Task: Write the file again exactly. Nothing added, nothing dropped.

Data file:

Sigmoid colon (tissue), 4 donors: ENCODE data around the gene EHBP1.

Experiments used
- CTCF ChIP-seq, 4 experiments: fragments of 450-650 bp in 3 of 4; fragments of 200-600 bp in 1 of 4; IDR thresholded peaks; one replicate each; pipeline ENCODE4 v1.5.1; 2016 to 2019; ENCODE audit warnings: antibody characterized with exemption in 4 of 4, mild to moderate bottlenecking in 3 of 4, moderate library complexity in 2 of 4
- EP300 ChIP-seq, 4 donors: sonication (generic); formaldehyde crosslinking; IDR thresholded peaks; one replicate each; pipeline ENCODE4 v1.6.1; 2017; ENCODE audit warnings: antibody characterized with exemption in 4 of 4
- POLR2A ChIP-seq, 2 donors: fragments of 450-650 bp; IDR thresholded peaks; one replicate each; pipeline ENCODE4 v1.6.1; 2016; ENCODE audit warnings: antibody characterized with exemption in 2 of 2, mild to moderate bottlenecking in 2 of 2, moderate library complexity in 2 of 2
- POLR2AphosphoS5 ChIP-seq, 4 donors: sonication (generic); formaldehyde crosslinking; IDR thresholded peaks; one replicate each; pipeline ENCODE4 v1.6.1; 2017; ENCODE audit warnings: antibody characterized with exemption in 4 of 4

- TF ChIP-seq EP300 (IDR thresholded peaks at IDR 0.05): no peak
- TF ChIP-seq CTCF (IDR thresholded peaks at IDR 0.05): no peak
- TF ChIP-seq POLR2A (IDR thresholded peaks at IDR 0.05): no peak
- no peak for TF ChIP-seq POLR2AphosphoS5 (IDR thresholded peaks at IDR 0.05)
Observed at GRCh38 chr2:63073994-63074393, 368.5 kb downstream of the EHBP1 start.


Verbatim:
Sigmoid colon (tissue), 4 donors: ENCODE data around the gene EHBP1.

Experiments used
- CTCF ChIP-seq, 4 experiments: fragments of 450-650 bp in 3 of 4; fragments of 200-600 bp in 1 of 4; IDR thresholded peaks; one replicate each; pipeline ENCODE4 v1.5.1; 2016 to 2019; ENCODE audit warnings: antibody characterized with exemption in 4 of 4, mild to moderate bottlenecking in 3 of 4, moderate library complexity in 2 of 4
- EP300 ChIP-seq, 4 donors: sonication (generic); formaldehyde crosslinking; IDR thresholded peaks; one replicate each; pipeline ENCODE4 v1.6.1; 2017; ENCODE audit warnings: antibody characterized with exemption in 4 of 4
- POLR2A ChIP-seq, 2 donors: fragments of 450-650 bp; IDR thresholded peaks; one replicate each; pipeline ENCODE4 v1.6.1; 2016; ENCODE audit warnings: antibody characterized with exemption in 2 of 2, mild to moderate bottlenecking in 2 of 2, moderate library complexity in 2 of 2
- POLR2AphosphoS5 ChIP-seq, 4 donors: sonication (generic); formaldehyde crosslinking; IDR thresholded peaks; one replicate each; pipeline ENCODE4 v1.6.1; 2017; ENCODE audit warnings: antibody characterized with exemption in 4 of 4

- TF ChIP-seq EP300 (IDR thresholded peaks at IDR 0.05): no peak
- TF ChIP-seq CTCF (IDR thresholded peaks at IDR 0.05): no peak
- TF ChIP-seq POLR2A (IDR thresholded peaks at IDR 0.05): no peak
- no peak for TF ChIP-seq POLR2AphosphoS5 (IDR thresholded peaks at IDR 0.05)
Observed at GRCh38 chr2:63073994-63074393, 368.5 kb downstream of the EHBP1 start.